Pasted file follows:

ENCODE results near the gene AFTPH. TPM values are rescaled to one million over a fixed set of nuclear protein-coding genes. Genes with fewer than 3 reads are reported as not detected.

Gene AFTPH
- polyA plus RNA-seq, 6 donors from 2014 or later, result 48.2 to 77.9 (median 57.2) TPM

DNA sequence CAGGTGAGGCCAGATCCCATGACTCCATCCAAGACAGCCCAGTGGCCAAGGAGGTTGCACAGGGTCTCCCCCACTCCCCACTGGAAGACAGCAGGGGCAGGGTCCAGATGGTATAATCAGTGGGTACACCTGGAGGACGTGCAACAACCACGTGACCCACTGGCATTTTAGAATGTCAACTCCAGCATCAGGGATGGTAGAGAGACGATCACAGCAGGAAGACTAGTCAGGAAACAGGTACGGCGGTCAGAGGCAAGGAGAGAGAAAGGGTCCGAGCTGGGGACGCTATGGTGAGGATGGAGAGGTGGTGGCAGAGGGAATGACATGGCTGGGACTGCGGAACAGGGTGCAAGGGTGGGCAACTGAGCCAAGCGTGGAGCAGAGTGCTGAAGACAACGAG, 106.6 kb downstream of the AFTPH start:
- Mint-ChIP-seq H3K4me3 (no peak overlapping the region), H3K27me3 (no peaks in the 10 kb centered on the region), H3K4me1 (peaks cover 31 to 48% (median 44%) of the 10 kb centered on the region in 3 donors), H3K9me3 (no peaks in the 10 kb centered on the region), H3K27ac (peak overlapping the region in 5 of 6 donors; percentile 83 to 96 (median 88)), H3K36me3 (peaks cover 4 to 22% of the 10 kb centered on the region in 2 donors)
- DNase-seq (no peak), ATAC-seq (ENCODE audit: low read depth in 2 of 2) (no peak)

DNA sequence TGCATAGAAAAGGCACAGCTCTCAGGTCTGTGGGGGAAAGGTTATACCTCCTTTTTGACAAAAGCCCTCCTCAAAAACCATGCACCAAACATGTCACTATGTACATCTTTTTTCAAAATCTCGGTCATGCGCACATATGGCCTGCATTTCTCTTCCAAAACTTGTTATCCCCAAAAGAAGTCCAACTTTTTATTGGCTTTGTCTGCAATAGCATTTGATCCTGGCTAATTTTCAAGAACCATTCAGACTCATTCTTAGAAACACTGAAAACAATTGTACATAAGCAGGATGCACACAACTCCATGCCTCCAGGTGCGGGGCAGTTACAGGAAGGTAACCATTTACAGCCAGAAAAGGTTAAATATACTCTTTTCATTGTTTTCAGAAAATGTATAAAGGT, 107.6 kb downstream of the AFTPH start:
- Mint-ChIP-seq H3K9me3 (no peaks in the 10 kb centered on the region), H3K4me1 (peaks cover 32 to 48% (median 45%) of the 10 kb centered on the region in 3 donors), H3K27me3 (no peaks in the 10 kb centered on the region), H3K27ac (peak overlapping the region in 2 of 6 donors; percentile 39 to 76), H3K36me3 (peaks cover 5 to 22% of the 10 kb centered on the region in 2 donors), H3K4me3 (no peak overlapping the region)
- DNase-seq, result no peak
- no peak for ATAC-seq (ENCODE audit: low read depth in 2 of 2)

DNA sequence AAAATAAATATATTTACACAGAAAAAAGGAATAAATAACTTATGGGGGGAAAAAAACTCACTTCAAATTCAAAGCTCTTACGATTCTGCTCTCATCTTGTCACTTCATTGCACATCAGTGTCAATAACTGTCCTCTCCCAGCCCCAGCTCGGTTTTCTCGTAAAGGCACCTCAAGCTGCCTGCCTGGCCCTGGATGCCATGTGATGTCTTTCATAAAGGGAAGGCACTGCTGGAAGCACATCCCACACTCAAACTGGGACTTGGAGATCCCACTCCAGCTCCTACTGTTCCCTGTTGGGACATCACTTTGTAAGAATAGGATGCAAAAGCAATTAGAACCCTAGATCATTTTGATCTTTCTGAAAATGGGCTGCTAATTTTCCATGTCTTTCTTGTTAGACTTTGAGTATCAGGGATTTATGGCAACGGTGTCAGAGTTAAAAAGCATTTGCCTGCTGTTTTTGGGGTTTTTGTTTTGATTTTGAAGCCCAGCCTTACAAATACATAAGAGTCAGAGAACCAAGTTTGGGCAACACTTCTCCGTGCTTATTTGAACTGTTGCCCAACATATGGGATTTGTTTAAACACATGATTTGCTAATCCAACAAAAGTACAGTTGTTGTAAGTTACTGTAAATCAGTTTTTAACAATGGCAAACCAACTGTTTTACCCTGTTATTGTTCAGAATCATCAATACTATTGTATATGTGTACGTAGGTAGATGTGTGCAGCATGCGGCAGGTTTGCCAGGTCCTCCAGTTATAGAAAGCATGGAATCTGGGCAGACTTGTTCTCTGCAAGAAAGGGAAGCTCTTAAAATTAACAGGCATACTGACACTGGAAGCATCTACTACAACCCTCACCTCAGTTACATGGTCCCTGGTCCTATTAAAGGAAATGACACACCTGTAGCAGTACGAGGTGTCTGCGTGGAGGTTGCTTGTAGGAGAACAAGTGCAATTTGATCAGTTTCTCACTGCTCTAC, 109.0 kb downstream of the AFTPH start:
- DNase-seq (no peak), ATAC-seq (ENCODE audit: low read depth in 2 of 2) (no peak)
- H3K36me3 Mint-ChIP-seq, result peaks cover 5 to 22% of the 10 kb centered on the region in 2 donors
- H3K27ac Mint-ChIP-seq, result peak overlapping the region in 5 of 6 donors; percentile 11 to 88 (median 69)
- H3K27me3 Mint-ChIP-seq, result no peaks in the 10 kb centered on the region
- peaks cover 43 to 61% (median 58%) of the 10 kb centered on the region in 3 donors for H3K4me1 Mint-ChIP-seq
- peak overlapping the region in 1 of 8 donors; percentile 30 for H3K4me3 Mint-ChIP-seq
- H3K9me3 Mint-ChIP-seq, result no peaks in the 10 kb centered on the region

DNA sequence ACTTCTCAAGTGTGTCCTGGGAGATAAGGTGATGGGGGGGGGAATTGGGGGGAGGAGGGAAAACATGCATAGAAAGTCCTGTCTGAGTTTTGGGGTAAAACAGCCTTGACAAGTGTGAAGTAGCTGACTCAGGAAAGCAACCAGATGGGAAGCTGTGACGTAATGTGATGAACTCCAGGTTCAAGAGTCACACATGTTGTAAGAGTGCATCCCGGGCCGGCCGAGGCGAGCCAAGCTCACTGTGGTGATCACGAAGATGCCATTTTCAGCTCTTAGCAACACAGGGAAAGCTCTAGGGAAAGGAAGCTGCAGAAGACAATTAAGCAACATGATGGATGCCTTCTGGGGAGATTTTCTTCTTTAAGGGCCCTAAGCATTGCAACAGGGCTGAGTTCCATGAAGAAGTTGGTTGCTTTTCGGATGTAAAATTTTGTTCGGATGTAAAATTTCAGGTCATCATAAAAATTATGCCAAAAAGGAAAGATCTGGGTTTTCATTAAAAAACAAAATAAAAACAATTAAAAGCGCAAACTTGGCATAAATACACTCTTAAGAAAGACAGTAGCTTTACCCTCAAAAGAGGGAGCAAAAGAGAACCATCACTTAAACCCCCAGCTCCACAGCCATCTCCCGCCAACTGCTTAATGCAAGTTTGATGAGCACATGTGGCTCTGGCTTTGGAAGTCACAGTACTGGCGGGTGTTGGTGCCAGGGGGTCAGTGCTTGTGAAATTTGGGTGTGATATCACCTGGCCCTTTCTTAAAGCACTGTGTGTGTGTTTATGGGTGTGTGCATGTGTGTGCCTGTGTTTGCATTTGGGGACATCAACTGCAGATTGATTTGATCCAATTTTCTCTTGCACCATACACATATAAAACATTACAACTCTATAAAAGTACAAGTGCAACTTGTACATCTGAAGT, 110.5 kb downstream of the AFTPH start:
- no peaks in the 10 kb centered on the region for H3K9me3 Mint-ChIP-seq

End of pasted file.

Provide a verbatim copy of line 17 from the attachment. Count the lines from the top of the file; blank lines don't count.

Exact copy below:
- peak overlapping the region in 1 of 8 donors; percentile 30 for H3K4me3 Mint-ChIP-seq